February 28, 2023
On January 10, 2023, the Department of Insurance and Financial Services published a consumer guide to help consumers in the state understand the state’s surprise billing law. Act 368, signed into law in 2020, prohibits out-of-network providers in the state from billing a patient for an amount greater than the applicable in-network coinsurance, copay or deductible. Instead, the out-of-network provider must submit a claim to the patient’s insurer for an amount established in the law. This prohibition generally applies to covered healthcare services provided by an out-of-network provider in an emergency. It also applies if an out-of-network provider bills a patient after treating them at a participating health facility and the patient did not have the ability or opportunity to choose an in-network provider.
The law also requires out-of-network providers to provide a disclosure before providing a non-emergency healthcare service. The disclosure must state that the patient’s health insurer may not provide coverage for all the scheduled healthcare services and that the patient may be responsible for the cost of the services. The disclosure must also state that the provider must provide a good faith estimate of the cost of the healthcare services and that there is a right to request an in-network provider. The disclosure directs the patient to their insurer for information on in-network services.
Employers with plans governed by the state should be aware of this law. Self-insured plans in the state are not subject to the state law but may be subject to the federal No Surprises Act.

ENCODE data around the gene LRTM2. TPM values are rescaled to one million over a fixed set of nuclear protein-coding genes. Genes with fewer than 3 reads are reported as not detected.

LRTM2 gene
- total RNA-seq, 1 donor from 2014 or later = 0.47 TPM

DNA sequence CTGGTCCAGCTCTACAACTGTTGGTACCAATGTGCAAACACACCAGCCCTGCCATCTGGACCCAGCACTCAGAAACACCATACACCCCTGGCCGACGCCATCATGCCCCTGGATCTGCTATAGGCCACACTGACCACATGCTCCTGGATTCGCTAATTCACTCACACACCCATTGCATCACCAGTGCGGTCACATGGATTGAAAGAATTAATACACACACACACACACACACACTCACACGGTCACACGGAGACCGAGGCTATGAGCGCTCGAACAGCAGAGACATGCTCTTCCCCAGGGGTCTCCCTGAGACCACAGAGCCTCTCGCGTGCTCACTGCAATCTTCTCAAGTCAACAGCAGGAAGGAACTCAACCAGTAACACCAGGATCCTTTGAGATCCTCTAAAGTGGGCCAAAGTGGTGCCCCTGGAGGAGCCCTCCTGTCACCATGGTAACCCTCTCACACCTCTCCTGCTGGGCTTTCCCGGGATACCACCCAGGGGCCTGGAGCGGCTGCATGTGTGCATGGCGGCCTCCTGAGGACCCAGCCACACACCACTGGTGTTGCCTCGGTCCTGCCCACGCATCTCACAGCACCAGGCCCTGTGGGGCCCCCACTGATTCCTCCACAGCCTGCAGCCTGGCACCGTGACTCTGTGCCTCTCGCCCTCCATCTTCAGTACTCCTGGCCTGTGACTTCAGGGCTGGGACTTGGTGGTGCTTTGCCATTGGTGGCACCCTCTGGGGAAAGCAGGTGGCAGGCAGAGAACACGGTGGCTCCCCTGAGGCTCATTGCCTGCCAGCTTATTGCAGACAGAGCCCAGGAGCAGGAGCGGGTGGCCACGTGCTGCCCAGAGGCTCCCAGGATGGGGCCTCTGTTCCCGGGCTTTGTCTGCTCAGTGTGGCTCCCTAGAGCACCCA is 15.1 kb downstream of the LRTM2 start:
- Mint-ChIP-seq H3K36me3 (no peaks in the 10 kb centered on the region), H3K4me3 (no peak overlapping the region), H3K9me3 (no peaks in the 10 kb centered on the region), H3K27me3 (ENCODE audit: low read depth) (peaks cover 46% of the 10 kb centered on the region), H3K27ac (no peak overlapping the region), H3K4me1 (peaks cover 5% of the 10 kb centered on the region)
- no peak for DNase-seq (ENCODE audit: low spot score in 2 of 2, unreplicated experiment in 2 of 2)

New Jersey Temporary Workers’ Bill of Rights Enacted
February 28, 2023
On February 6, 2023, New Jersey Gov. Murphy signed into the law commonly called “The New Jersey Temporary Workers’ Bill of Rights (A1474 2R),” which requires temporary staffing agencies and their clients in certain industries to equalize the compensation and benefits of temporary workers with that of regular employees, provide each temporary worker with a detailed itemized statement of wage and deduction information and other requirements. The applicable industry includes food preparation and service, building and ground cleaning, transportation occupations, and construction.
Most of the law’s provisions will take effect on August 5, 2023, except the new hire notice requirement and non-retaliation provision will become effective on May 7, 2023.
The new law provides significant equal compensation protection to temporary workers, including the “average cost of benefits, or the cash equivalent thereof.” However, the law does not further define benefits for this purpose. Covered employers for temporary agencies or third-party clients should review this development with their employment counsel and monitor any updates to these new requirements.
New Special Enrollment Period for Pregnancy
February 28, 2023
Rhode Island now requires group health plans issued or renewed after January 1, 2023, to establish a new special enrollment period for pregnant individuals to enroll mid-year. The special enrollment period extends throughout the pregnancy. Coverage must be effective as of the first month the pregnant individual applies for coverage. It appears the event would apply to any individual eligible under the group health plan who becomes pregnant, including the employee, spouse, domestic partner or child.
Importantly, pregnancy is not a recognized qualifying event under Section 125. Therefore, if an employee adds coverage mid-year under this event, any associated contributions will likely need to be deducted on a post-tax basis.
This material was created by PPI Benefit Solutions to provide accurate and reliable information on the subjects covered but should not be regarded as a complete analysis of these subjects. It is not intended to provide specific legal, tax or other professional advice. The service of an appropriate professional should be sought regarding your individual situation. PPI does not offer tax or legal advice. "PPI®" is a service mark of Professional Pensions, Inc., a subsidiary of NFP Corp. (NFP). All rights reserved.